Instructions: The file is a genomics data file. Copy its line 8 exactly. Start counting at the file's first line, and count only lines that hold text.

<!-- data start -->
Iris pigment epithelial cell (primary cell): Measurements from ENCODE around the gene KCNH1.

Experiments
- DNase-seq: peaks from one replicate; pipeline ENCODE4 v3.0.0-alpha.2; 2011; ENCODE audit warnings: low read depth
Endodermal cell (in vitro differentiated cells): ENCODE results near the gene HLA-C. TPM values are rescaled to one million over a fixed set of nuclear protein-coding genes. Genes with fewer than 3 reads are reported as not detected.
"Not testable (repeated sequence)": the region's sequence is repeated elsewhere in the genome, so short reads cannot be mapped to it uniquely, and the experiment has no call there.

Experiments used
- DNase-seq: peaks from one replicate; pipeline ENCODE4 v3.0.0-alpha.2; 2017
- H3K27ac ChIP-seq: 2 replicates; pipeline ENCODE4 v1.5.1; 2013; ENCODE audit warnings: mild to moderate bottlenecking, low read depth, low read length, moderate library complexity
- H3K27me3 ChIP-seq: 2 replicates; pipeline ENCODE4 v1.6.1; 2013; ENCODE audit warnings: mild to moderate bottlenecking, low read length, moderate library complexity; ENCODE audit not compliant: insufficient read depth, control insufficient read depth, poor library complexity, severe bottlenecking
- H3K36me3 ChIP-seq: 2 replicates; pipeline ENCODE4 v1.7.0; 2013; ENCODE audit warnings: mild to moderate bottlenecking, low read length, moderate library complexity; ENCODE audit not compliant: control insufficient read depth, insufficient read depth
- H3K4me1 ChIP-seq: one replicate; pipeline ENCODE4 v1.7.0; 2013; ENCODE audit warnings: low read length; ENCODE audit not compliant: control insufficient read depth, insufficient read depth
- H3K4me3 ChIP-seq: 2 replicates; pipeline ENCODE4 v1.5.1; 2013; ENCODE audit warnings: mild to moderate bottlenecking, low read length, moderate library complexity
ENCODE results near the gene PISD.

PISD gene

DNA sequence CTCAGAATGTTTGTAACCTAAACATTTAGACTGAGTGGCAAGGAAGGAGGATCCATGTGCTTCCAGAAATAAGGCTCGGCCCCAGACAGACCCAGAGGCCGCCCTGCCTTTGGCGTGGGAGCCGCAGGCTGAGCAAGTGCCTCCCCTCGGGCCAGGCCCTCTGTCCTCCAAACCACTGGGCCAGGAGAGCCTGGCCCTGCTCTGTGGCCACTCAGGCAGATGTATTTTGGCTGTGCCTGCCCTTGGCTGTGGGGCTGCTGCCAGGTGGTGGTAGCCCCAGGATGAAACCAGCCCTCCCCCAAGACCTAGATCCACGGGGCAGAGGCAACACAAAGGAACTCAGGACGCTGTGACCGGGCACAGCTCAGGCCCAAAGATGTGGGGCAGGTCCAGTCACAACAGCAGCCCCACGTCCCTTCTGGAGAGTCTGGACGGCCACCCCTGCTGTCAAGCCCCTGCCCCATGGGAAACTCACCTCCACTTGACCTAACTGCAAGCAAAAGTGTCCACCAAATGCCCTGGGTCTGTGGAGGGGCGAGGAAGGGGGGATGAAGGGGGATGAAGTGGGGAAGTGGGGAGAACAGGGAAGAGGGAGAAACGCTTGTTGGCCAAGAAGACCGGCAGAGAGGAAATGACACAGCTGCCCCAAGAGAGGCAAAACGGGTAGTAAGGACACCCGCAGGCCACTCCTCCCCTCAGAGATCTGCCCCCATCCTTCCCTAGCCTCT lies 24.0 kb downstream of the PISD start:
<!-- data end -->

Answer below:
- H3K27ac ChIP-seq: 2 replicates; pipeline ENCODE4 v1.5.1; 2013; ENCODE audit warnings: mild to moderate bottlenecking, low read depth, low read length, moderate library complexity